“This moment has been in my mind, visualizing it for such a long period of time,” Burroughs said. “Literally, as soon as I stepped off the mat in Rio I remember doing an interview with USA Wrestling and saying, ‘I will be a World champion again.’” 

His crowning moment came with a 9-6 victory against Russia’s Khetik Tsabolov in the finals, which helped the United States capture its first men’s freestyle team title since 1995. Leading up to the match, Burroughs pondered his place in American history and his opportunity to add to his gold count. 

“No one counts the silvers,” he said. “They only count the golds. That was something I was thinking about. When you see the wrestling room in the training center in Colorado Springs, as you walk in on your left there’s a wall of World and Olympic champions, not a wall of World and Olympic silvers. As cool as that may be and as big of an honor as that is for a number of people, I want to be on top of that podium.” 


2021 — 'I'm Running Out Of Time'

Last-second losses to Russia’s Zaurbek Sidakov at the 2018 and 2019 World Championships left Burroughs with a pair of bronzes, the global pandemic wiped out his opportunity for another title in 2020 and Dake stopped his opportunity for a return trip to the Olympics in Tokyo. 

At 33, Burroughs was facing a daunting opponent — Father Time. 

“A lot of people think I’m an idiot right now,” Burroughs said leading up to the World Team Trials last fall. “They’re like, ‘Bro, what are you doing? Why are you still competing? You’re tarnishing the legacy you worked long and hard to build and you’re a shell of your former self.’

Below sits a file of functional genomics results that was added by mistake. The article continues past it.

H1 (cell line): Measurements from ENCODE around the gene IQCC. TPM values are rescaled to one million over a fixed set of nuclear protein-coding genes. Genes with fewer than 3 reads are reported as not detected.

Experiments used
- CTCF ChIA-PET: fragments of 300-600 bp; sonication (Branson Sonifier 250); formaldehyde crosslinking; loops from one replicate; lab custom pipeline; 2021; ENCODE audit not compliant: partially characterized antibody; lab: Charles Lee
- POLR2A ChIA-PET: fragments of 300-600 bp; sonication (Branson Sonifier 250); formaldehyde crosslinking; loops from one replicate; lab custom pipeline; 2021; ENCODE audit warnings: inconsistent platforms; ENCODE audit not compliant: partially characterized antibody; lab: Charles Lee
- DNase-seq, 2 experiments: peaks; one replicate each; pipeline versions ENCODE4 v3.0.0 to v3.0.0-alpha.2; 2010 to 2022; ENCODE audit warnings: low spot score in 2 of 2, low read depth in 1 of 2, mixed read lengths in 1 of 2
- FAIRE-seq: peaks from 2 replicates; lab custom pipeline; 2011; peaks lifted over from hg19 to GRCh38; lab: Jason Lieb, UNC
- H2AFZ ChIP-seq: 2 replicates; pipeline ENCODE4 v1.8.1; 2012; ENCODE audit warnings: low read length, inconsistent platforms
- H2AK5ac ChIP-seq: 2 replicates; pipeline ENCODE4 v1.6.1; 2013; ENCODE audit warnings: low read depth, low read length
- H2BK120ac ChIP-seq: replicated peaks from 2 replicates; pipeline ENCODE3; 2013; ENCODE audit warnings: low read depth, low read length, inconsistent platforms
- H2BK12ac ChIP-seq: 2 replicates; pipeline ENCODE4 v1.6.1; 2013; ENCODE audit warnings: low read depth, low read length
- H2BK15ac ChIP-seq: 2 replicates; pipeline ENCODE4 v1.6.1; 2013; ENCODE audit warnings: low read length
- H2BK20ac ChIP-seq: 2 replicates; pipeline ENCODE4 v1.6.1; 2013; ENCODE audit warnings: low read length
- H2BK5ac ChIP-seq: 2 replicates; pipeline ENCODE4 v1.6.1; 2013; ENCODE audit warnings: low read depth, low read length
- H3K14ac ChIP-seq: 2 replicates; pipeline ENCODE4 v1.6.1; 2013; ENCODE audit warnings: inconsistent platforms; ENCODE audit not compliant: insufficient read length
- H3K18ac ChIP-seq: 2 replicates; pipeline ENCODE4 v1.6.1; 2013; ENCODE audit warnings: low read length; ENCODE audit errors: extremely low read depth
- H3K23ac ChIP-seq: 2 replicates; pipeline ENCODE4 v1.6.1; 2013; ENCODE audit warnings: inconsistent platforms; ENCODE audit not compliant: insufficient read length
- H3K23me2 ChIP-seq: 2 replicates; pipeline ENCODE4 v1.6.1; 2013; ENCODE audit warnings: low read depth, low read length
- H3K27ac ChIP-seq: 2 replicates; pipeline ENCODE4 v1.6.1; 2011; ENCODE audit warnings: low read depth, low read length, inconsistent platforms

“But I honestly think I’m a better wrestler still, and that’s the challenge I desire to overcome. I want to prove to myself — more than the people, but also the people — that I am still an incredible wrestler and I still love it.”

Burroughs’ ability to overcome was put to the test in the three weeks leading up to the World Championships. 

Leading Alex Dieringer with a little less than a minute left in the World Team Trials finals at 79 kilograms, Burroughs went out of bounds and reached for his right calf. He ran the clock out on a 4-3 win, but a larger problem loomed. 

Burroughs was diagnosed with a Grade 2 calf tear. Doctors told him he’d need eight-to-10 weeks to fully recover. He had three. 

“I didn’t think I was going to be able to wrestle,” he said. 

He not only wrestled, he ran through the tournament much like he did in 2013, winning the gold by outscoring his opponents 34-6. He secured his Smith-tying sixth title with a 5-1 win in the finals against Iranian Mohammad Nokhodi. 

Asked afterward how often he thought about winning a sixth title, Burroughs said: “Every day.” 

“That was the toughest part for me and (wife) Lauren in this position,” he said. “I was like, ‘Love, I need to win. I want to win bad. I’m running out of time. Every time a year passes I know I’m running out of time and that’s been a hard thing for me to reconcile with because lost time is gone forever and each opportunity is one you never get back. I just wanted to seize the moment and give my best effort and try to get it done.”